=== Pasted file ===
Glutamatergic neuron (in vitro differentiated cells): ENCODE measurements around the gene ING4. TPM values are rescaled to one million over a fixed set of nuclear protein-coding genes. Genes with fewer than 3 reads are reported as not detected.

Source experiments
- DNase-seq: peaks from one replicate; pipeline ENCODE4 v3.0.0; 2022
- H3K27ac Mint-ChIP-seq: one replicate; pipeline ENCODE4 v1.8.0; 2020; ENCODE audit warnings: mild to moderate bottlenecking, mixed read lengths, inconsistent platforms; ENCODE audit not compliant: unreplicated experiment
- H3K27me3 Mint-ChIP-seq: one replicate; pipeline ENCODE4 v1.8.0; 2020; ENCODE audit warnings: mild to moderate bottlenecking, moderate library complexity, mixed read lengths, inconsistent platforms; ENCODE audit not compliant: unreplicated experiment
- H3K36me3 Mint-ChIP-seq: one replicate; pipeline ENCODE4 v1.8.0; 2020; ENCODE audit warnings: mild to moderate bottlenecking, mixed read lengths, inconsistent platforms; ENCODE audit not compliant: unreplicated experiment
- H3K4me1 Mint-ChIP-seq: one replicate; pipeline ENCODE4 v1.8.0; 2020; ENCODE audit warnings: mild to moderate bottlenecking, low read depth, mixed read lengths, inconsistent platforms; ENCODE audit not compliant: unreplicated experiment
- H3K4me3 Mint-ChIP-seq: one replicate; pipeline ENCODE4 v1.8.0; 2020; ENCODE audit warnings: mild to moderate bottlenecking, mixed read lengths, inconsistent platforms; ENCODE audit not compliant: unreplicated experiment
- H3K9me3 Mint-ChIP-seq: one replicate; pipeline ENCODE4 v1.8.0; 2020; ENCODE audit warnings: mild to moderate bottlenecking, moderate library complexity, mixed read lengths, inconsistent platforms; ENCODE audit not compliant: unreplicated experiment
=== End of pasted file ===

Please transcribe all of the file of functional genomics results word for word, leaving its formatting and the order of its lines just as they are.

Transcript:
Glutamatergic neuron (in vitro differentiated cells): ENCODE measurements around the gene ING4. TPM values are rescaled to one million over a fixed set of nuclear protein-coding genes. Genes with fewer than 3 reads are reported as not detected.

Source experiments
- DNase-seq: peaks from one replicate; pipeline ENCODE4 v3.0.0; 2022
- H3K27ac Mint-ChIP-seq: one replicate; pipeline ENCODE4 v1.8.0; 2020; ENCODE audit warnings: mild to moderate bottlenecking, mixed read lengths, inconsistent platforms; ENCODE audit not compliant: unreplicated experiment
- H3K27me3 Mint-ChIP-seq: one replicate; pipeline ENCODE4 v1.8.0; 2020; ENCODE audit warnings: mild to moderate bottlenecking, moderate library complexity, mixed read lengths, inconsistent platforms; ENCODE audit not compliant: unreplicated experiment
- H3K36me3 Mint-ChIP-seq: one replicate; pipeline ENCODE4 v1.8.0; 2020; ENCODE audit warnings: mild to moderate bottlenecking, mixed read lengths, inconsistent platforms; ENCODE audit not compliant: unreplicated experiment
- H3K4me1 Mint-ChIP-seq: one replicate; pipeline ENCODE4 v1.8.0; 2020; ENCODE audit warnings: mild to moderate bottlenecking, low read depth, mixed read lengths, inconsistent platforms; ENCODE audit not compliant: unreplicated experiment
- H3K4me3 Mint-ChIP-seq: one replicate; pipeline ENCODE4 v1.8.0; 2020; ENCODE audit warnings: mild to moderate bottlenecking, mixed read lengths, inconsistent platforms; ENCODE audit not compliant: unreplicated experiment
- H3K9me3 Mint-ChIP-seq: one replicate; pipeline ENCODE4 v1.8.0; 2020; ENCODE audit warnings: mild to moderate bottlenecking, moderate library complexity, mixed read lengths, inconsistent platforms; ENCODE audit not compliant: unreplicated experiment